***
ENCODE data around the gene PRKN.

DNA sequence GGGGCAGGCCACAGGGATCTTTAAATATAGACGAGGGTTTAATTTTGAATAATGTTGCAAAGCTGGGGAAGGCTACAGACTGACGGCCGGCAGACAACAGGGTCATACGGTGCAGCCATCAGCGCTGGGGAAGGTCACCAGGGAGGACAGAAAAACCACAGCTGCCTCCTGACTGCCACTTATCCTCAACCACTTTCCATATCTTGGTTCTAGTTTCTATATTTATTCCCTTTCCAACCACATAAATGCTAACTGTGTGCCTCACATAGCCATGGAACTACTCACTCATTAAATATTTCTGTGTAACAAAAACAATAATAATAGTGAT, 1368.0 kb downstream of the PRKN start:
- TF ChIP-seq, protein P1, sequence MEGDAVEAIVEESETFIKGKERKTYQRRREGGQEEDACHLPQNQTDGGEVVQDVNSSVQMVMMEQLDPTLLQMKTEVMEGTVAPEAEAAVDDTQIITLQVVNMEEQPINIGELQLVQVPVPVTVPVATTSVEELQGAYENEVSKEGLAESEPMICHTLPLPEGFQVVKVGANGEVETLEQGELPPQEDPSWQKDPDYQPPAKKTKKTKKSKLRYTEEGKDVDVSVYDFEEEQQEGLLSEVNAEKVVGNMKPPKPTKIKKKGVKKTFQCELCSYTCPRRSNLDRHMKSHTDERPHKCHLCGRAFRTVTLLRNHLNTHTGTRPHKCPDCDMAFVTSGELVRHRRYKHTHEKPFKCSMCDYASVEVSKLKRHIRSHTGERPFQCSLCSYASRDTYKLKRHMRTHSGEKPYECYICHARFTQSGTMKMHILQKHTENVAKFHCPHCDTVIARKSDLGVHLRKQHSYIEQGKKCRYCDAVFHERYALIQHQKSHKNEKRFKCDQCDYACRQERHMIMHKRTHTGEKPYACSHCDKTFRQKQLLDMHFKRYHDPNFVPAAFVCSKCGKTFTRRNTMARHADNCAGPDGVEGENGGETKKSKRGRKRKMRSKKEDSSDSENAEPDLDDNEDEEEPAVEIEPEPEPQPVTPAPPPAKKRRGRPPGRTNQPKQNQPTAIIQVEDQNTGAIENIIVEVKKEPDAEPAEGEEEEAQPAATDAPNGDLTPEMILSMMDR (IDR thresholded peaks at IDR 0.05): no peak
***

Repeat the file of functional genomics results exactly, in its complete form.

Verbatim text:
ENCODE data around the gene PRKN.

DNA sequence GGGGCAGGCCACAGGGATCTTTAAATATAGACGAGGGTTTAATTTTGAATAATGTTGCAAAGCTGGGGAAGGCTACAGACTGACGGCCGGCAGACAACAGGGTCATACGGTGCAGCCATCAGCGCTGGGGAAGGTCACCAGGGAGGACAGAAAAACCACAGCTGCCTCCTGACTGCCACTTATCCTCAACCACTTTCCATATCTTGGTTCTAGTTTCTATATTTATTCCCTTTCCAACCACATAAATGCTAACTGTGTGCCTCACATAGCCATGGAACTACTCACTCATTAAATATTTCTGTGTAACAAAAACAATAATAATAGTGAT, 1368.0 kb downstream of the PRKN start:
- TF ChIP-seq, protein P1, sequence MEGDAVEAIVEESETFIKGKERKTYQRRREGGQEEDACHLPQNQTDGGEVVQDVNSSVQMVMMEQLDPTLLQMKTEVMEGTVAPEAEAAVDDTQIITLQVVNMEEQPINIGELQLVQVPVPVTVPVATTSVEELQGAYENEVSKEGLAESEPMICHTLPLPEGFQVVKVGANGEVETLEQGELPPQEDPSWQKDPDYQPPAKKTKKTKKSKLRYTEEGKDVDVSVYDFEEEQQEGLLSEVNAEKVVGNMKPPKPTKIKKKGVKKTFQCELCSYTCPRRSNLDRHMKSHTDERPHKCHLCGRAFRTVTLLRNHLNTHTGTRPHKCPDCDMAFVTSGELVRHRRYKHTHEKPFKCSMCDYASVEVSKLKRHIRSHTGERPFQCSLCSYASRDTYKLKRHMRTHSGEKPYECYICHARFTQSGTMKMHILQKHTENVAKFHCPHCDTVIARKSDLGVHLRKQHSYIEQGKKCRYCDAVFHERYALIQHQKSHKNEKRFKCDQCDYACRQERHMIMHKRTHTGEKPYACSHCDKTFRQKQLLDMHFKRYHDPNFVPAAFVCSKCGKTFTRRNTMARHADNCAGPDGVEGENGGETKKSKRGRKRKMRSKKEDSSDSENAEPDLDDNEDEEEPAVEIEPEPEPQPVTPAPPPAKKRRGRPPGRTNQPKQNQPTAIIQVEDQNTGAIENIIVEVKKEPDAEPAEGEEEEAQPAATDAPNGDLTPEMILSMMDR (IDR thresholded peaks at IDR 0.05): no peak